Maybe it is the ridiculous outfits that they have no idea they’re wearing. Maybe it is the fact that I live near one of their “stables” by the West Side Highway– that location is unnatural enough for me, let alone an animal. Or maybe it’s because whenever you see them, they’re walking, walking, always walking.
For one or all of these reasons, horse-drawn carriages in New York City have always struck me as inherently and blatantly wrong. I am not a “horse person.” I did not grow up with horses, I never begged my parents for one, and I know next to nothing about them. But I do know that I get a distinct feeling when a horse-drawn carriage passes by: guilt.
Maybe that guilt is because I accept them as a part of the city, without ever investigating the answers to very natural and obvious questions. Why are there so many horses in New York City? How often do they get out to pasture? Aren’t they ever afraid of the cars? Aren’t drivers ever afraid of them? Would they have any interest whatsoever in walking that many miles a day if there wasn’t someone making them? Why are they dressed up like circus animals? As always seems to be the case, I feel like I am on the outside, looking in at the animals when they clop by.
That guilty feeling is kind of ironic, considering it is the Department of Health and Mental Hygiene who happens to be in charge of monitoring and licensing New York City’s horse-drawn carriages and stables. Yea. The only thing that makes less sense than that is that the Department of Consumer Affairs is the co-supervisor of this operation. In 2007, an audit done by New York City Comptroller William C. Thompson Jr., found that:
the DOHMH [failed] to establish the required advisory board to oversee the health and safety of horses. As a result, DOHMH lacked written rules regarding the horses’ health and safety. The ASPCA regularly and voluntarily inspected the horses and their stables, but had no contract or official agreement with the City for the work. Auditors noted that the ASPCA could cease or reduce inspections at any time, leaving a void in the City’s program to protect horses.
13 CITYLAW 116 (2007).
So basically, outside of the ASPCA, the City has no formal system of protection for one of its most cherished tourist absurdities attractions.
I checked out the current NYC Comptroller website to find a more recent audit report. John C. Liu’s audit from 2010 was not much more encouraging (for the link, “CTRL+F” search for “horse-drawn” to find the relevant section). Several issues were spotlighted, such as:
- unlicensed horses may be working after licenses have expired;
- DOHMH inspectors do not use a detailed stable inspection form to record stable inspections;
- Department of Consumer Affairs continues to be noncompliant with the Administrative Code and the Rules of the City of New York that require they conduct carriage inspections at least once every four months.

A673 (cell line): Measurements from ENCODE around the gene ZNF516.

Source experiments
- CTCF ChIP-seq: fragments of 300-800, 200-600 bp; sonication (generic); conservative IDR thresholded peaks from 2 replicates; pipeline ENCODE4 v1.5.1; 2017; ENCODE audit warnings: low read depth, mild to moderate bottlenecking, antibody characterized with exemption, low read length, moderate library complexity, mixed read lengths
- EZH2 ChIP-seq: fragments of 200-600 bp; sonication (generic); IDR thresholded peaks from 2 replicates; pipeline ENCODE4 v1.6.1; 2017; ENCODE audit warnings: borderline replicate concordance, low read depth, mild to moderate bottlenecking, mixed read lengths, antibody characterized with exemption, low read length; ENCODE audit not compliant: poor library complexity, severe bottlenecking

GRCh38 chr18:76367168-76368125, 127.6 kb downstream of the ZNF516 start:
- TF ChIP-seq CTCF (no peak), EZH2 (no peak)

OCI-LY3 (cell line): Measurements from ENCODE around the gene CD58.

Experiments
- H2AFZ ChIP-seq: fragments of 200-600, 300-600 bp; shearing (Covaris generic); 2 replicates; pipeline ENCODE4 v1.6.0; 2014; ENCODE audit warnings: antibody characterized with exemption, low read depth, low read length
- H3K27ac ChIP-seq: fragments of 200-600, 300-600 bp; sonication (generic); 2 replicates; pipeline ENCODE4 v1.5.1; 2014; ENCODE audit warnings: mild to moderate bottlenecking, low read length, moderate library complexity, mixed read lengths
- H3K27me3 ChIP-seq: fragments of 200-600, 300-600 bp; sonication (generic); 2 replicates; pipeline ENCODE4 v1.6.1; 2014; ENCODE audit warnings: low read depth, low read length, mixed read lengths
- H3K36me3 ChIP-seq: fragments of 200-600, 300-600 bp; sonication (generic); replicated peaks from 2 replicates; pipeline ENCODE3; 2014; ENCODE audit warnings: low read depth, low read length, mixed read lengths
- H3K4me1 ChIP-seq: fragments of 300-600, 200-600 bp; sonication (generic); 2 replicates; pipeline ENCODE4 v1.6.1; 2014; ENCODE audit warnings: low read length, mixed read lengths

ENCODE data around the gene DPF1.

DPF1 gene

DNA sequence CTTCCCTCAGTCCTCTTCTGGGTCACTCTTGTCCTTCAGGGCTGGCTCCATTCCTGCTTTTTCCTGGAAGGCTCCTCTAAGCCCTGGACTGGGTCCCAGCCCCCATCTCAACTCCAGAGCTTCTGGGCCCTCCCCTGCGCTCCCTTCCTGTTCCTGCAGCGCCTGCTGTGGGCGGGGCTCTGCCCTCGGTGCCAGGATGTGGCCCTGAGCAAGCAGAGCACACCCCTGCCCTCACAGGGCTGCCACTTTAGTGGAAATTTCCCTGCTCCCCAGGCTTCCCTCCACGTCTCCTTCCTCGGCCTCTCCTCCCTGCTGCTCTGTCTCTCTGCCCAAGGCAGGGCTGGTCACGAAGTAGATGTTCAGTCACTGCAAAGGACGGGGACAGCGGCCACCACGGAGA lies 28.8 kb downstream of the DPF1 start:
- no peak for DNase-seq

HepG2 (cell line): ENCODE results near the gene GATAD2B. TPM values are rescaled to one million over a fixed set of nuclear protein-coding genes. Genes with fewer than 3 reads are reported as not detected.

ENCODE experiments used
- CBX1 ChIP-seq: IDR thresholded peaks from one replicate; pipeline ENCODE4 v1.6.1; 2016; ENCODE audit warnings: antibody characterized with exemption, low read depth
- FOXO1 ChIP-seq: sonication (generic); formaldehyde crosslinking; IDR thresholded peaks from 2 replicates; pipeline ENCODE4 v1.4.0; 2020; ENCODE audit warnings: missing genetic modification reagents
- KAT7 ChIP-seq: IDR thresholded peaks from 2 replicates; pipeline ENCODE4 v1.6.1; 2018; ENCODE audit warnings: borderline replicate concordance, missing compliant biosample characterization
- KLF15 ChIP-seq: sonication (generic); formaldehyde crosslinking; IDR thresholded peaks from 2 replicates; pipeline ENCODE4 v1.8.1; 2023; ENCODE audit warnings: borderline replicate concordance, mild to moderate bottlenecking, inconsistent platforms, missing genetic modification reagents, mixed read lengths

So despite the glaring loopholes in the administrative regulation of them (what exactly are the DOHMH inspectors using, exactly?), one might wonder what is so bad about horse-drawn carriages in the first place. We used to use horses as a main method of transportation anyway, right? (Side note: we used to do a lot of things.) I have to admit, I was a little surprised when I saw Kelly Clarkson on the side of a bus stop on 10th Avenue in an advertisement to “Ban Horse-Drawn Carriages in New York City.” I just assumed horse-drawn carriages were a fact of New York City life, never to be questioned; they have been around for a while, after all. After doing some light research, I realized this is somewhat of a hot topic; the go-to website for the movement seems to be here. To me, horse-drawn carriages are the equivalent of circus animals, and the cruelty issues that arise from keeping them are equally disturbing.
If you are thinking of visiting New York City, do the responsible thing and get a pedicab. You will be tipping a person who is actually doing the manual labor, and you still get the novelty of an open-air ride through Central Park. (Also, stop standing in the middle of the sidewalk to take pictures.) As for people who live in New York, suffice to say you are probably not riding in horse-drawn carriages very often. If the idea of forced animal labor doesn’t exactly pull at your heartstrings, a true New Yorker will at least admit that she’s annoyed by the traffic congestion caused by the carriages.
I am not really sure what the status of the NYC movement against horse-drawn carriages is (you can check out other thought-provoking posts on this topic here and here), but I think awareness is a key element to the progress of any movement. So the n ext time you see a horse in full circus gear in the middle of Times Square, please do not mistake it as a charming tourist attraction, and see it for what it is: wrong.